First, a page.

Billionaire John Paulson has explored abandoning his native New York for the tropics of Puerto Rico as he tries to shield his fortune from US tax collectors.
The Queens-born hedge fund manager considered the option, according to people familiar with the situation, after Puerto Rico passed a law designed to encourage the rich to relocate to a Caribbean island that is not traditionally considered a tax haven.
(Read More: Paulson's Gold Fund Tumbles 18% in February)
It comes as a U.S. tax break for alternative asset management partnerships, known as "carried interest", may be eliminated this year as part of congressional budget wrangling.
U.S. citizens such as Mr. Paulson, who is worth an estimated $11.2 billion according to latest Forbes rich list, are normally taxed on their worldwide income even if they live in another country.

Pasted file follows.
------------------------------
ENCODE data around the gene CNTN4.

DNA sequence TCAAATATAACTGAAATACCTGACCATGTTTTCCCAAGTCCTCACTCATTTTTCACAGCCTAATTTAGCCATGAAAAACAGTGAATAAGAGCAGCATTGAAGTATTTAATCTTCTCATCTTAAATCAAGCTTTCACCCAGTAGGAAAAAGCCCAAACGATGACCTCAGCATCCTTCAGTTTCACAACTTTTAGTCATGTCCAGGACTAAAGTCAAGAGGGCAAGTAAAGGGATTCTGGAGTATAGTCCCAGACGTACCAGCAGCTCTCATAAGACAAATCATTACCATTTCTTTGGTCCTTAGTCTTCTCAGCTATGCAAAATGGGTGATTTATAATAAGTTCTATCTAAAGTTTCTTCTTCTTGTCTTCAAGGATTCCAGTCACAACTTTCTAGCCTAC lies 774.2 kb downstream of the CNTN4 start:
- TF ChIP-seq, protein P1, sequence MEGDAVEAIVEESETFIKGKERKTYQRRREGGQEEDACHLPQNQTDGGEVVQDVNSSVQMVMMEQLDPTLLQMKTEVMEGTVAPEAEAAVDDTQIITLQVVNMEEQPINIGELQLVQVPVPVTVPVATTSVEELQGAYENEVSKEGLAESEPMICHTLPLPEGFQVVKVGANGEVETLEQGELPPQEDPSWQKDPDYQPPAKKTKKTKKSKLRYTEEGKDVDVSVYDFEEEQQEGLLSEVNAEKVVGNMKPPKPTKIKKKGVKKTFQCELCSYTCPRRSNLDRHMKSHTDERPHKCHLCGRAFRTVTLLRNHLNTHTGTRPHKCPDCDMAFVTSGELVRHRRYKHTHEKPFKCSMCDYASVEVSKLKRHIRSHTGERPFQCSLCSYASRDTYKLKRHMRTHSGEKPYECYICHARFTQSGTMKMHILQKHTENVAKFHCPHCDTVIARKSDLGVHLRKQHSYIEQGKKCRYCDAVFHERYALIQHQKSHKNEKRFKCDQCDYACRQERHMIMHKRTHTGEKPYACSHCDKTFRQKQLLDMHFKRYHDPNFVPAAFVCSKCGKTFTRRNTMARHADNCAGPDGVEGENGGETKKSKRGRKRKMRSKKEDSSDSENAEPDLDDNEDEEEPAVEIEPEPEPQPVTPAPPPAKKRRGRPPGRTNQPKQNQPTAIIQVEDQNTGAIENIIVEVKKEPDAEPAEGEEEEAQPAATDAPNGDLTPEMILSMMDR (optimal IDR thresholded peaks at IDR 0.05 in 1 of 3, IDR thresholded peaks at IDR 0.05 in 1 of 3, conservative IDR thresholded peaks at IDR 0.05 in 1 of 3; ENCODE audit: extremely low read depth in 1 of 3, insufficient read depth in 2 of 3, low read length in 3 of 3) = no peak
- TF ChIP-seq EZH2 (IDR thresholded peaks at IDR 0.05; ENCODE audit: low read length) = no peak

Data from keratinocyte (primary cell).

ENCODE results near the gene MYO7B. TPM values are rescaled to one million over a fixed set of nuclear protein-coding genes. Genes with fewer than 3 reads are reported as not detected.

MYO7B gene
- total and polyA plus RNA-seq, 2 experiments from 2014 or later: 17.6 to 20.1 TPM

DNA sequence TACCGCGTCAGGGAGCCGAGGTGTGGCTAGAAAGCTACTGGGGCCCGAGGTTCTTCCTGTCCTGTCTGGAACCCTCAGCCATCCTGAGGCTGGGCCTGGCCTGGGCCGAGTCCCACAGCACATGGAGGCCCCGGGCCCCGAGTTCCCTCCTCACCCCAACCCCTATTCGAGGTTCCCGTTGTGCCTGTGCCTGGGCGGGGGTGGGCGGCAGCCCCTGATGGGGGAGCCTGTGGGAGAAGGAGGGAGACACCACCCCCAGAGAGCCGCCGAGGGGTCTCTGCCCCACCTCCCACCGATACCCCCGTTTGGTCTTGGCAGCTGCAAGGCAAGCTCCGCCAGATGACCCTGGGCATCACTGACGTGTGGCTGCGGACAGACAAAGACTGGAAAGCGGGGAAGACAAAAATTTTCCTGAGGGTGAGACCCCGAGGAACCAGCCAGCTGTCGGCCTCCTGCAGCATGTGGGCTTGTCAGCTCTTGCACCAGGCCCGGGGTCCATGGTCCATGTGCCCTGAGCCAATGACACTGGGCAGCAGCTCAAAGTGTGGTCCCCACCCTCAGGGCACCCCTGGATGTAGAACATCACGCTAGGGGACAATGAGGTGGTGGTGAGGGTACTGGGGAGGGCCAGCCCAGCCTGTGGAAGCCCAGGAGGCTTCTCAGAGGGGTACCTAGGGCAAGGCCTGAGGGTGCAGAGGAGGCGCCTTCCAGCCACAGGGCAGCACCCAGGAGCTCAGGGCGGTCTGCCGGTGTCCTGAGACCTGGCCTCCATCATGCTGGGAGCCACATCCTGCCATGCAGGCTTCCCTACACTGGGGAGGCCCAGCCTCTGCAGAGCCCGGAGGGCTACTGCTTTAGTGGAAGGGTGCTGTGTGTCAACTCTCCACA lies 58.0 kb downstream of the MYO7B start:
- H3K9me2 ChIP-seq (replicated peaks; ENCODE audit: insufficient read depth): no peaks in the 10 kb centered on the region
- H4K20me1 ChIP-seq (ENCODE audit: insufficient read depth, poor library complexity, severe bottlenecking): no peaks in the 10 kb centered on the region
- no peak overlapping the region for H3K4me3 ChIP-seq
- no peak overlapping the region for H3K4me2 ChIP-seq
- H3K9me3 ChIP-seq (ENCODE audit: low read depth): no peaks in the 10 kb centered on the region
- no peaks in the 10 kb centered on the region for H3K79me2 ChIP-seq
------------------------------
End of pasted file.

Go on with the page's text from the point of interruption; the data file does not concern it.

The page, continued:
But under the Puerto Rico law, new immigrants who have not lived in the unincorporated US territory in the previous 15 years may be exempt from U.S. taxes on capital gains accrued after they move there, in addition to income derived from Puerto Rican domiciled businesses.
To take advantage of the new law a person must spend at least 183 days in Puerto Rico each year, and prove they have substantial family and social connections on the island.